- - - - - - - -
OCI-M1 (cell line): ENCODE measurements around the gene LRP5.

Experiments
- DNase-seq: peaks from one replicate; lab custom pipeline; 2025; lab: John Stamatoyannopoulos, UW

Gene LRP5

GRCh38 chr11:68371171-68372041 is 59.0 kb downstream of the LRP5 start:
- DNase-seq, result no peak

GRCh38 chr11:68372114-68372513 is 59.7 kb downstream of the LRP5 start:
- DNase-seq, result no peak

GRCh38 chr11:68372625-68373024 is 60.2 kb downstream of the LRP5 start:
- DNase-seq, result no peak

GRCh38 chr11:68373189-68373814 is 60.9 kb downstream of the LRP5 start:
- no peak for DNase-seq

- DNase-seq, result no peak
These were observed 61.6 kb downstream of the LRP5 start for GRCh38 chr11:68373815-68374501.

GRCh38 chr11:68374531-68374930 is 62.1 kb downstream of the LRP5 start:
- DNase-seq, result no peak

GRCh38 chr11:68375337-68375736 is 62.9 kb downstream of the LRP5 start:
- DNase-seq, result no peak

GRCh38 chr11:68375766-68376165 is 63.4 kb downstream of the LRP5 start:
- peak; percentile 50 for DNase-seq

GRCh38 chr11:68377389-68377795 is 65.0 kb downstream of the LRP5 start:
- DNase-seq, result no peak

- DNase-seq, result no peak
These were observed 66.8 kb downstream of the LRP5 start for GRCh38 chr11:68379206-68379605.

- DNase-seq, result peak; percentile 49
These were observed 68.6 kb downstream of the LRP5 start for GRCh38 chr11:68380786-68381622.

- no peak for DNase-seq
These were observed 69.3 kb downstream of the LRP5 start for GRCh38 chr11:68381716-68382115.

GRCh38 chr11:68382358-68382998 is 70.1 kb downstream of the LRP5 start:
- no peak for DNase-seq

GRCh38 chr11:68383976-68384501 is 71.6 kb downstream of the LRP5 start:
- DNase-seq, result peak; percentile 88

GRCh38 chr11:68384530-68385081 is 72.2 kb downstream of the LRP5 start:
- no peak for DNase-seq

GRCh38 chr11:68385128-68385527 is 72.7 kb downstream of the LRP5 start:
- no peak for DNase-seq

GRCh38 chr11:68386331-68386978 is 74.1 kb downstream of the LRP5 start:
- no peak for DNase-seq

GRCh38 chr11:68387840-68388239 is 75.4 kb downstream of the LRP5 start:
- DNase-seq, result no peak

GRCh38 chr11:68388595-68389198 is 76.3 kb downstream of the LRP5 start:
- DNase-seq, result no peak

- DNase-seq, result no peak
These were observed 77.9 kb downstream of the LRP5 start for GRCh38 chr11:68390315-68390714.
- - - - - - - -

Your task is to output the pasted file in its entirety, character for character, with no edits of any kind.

OCI-M1 (cell line): ENCODE measurements around the gene LRP5.

Experiments
- DNase-seq: peaks from one replicate; lab custom pipeline; 2025; lab: John Stamatoyannopoulos, UW

Gene LRP5

GRCh38 chr11:68371171-68372041 is 59.0 kb downstream of the LRP5 start:
- DNase-seq, result no peak

GRCh38 chr11:68372114-68372513 is 59.7 kb downstream of the LRP5 start:
- DNase-seq, result no peak

GRCh38 chr11:68372625-68373024 is 60.2 kb downstream of the LRP5 start:
- DNase-seq, result no peak

GRCh38 chr11:68373189-68373814 is 60.9 kb downstream of the LRP5 start:
- no peak for DNase-seq

- DNase-seq, result no peak
These were observed 61.6 kb downstream of the LRP5 start for GRCh38 chr11:68373815-68374501.

GRCh38 chr11:68374531-68374930 is 62.1 kb downstream of the LRP5 start:
- DNase-seq, result no peak

GRCh38 chr11:68375337-68375736 is 62.9 kb downstream of the LRP5 start:
- DNase-seq, result no peak

GRCh38 chr11:68375766-68376165 is 63.4 kb downstream of the LRP5 start:
- peak; percentile 50 for DNase-seq

GRCh38 chr11:68377389-68377795 is 65.0 kb downstream of the LRP5 start:
- DNase-seq, result no peak

- DNase-seq, result no peak
These were observed 66.8 kb downstream of the LRP5 start for GRCh38 chr11:68379206-68379605.

- DNase-seq, result peak; percentile 49
These were observed 68.6 kb downstream of the LRP5 start for GRCh38 chr11:68380786-68381622.

- no peak for DNase-seq
These were observed 69.3 kb downstream of the LRP5 start for GRCh38 chr11:68381716-68382115.

GRCh38 chr11:68382358-68382998 is 70.1 kb downstream of the LRP5 start:
- no peak for DNase-seq

GRCh38 chr11:68383976-68384501 is 71.6 kb downstream of the LRP5 start:
- DNase-seq, result peak; percentile 88

GRCh38 chr11:68384530-68385081 is 72.2 kb downstream of the LRP5 start:
- no peak for DNase-seq

GRCh38 chr11:68385128-68385527 is 72.7 kb downstream of the LRP5 start:
- no peak for DNase-seq

GRCh38 chr11:68386331-68386978 is 74.1 kb downstream of the LRP5 start:
- no peak for DNase-seq

GRCh38 chr11:68387840-68388239 is 75.4 kb downstream of the LRP5 start:
- DNase-seq, result no peak

GRCh38 chr11:68388595-68389198 is 76.3 kb downstream of the LRP5 start:
- DNase-seq, result no peak

- DNase-seq, result no peak
These were observed 77.9 kb downstream of the LRP5 start for GRCh38 chr11:68390315-68390714.